Q. I have been in charge of security for only a few years after leaving government and have no idea how to proceed in developing and presenting a plan to management. What are some of the specific areas that I should highlight to emphasize the importance of security’s role?
A. Great question. As the person asking the question you understand the critical issue. The critical issue is, of course, creating a context or framework in which your business leaders can understand how security adds value.
Here are a few ideas to think about as you put your plan together.
How does security help the business leaders achieve the company's goals? For example: An "employees at risk program" helps protect all employees in a number of different ways. Working with the company travel department and human resources (HR) a review of all hotel properties where employees may reside while traveling should be done. This would include analyzing crime statistics, speaking with the hotel chain about security at that specific hotel, interviews with employees after trips, maintaining a travel monitoring program, providing international travelers with country warning notices twice a year and conducting educational awareness training. In very difficult markets like Mexico a company may decide to use security car services to move employees around town and from/to the airport. They may also provide an emergency hotline number to all employees in the event of an emergency. From a metrics standpoint, HR should conduct an annual employee survey to gauge feedback on the program.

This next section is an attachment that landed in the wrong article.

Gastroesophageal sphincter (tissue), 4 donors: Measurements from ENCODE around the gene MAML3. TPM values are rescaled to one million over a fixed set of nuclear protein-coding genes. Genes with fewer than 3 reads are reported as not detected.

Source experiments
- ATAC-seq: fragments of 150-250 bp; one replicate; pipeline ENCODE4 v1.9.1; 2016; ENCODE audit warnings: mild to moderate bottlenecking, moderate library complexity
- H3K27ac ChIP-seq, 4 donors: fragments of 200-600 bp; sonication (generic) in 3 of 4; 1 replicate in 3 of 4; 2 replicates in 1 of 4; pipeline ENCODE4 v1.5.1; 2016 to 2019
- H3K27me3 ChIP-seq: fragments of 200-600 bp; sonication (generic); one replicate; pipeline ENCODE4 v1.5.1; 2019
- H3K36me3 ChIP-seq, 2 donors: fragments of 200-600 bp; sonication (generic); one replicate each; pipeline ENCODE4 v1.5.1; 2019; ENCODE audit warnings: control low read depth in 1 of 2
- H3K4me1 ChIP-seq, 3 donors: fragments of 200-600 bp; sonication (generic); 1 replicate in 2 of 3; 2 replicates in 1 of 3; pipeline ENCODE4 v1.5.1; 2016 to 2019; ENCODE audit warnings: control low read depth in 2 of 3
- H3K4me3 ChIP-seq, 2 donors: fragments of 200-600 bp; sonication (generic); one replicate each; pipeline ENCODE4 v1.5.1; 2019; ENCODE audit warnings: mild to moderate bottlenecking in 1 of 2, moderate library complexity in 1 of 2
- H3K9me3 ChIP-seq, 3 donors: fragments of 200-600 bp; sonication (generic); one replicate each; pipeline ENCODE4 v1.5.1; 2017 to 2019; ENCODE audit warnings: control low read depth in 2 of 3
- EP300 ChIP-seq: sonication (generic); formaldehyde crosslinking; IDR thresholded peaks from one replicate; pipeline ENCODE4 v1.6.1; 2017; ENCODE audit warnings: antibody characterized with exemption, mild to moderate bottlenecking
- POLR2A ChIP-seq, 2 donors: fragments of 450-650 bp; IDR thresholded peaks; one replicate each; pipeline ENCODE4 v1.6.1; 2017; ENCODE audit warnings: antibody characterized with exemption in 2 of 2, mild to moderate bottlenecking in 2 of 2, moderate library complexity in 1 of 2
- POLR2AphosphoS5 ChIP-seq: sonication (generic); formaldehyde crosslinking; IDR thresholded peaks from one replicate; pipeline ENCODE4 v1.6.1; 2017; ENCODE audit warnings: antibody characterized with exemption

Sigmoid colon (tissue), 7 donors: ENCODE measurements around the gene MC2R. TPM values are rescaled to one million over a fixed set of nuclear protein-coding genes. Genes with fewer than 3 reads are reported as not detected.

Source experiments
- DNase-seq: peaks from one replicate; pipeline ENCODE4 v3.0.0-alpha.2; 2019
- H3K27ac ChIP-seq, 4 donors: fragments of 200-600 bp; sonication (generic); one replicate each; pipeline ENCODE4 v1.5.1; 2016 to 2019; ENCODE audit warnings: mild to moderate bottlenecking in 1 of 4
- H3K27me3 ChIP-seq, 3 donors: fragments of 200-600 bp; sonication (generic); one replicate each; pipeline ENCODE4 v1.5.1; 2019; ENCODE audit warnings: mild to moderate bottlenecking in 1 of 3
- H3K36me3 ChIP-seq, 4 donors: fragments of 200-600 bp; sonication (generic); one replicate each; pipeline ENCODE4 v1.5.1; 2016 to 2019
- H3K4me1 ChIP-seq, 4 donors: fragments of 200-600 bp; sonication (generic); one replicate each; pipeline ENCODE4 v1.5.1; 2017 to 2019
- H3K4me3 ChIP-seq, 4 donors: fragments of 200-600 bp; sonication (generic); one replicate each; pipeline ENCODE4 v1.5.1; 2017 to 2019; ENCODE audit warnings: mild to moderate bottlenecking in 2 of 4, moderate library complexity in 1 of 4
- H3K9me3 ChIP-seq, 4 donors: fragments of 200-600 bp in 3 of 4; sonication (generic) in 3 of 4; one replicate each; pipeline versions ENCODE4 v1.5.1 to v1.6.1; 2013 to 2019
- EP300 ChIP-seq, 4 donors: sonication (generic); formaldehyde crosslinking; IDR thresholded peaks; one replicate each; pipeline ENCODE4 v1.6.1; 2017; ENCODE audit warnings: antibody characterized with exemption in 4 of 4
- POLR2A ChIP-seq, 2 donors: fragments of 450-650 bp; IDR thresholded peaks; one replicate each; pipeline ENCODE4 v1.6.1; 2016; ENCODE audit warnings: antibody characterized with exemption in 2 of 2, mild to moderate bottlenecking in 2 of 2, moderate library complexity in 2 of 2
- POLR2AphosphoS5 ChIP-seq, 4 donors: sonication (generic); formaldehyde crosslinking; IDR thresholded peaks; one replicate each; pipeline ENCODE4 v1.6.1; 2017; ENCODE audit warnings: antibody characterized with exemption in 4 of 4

Another example: Working with legal counsel and HR, security may want to establish a background verification process for new employees. HR should track percentages of all applications that contain inaccurate information and the attrition rate of the new hires after verification. Using this data HR can track hiring costs, employment law costs, disruptive employee costs and even training costs with the goal that these should trend down as a result of hiring the right people. If a drug testing program is set up along with the applicant verification, rates of applicants who screen positive for illegal substances should be tracked as after time the company may see a drop in employees with substance abuse issues because they are avoiding applying to the company.
These two examples are easy and almost everyone has these programs, but there are numerous other examples that can and should be used to tell the value story. Remember this is a great opportunity to add a slide that says, "if resources were available we would be doing the following to reduce risks and costs in order to better achieve our company's goals.”
Answer provided by Richard Lefler, Security Executive Council Emeritus Faculty.
Hear more from Dick Lefler. In this podcast, Dick discusses the importance of recognizing each organization is different from every other and how this affects how the security leader should develop his or her risk mitigation program.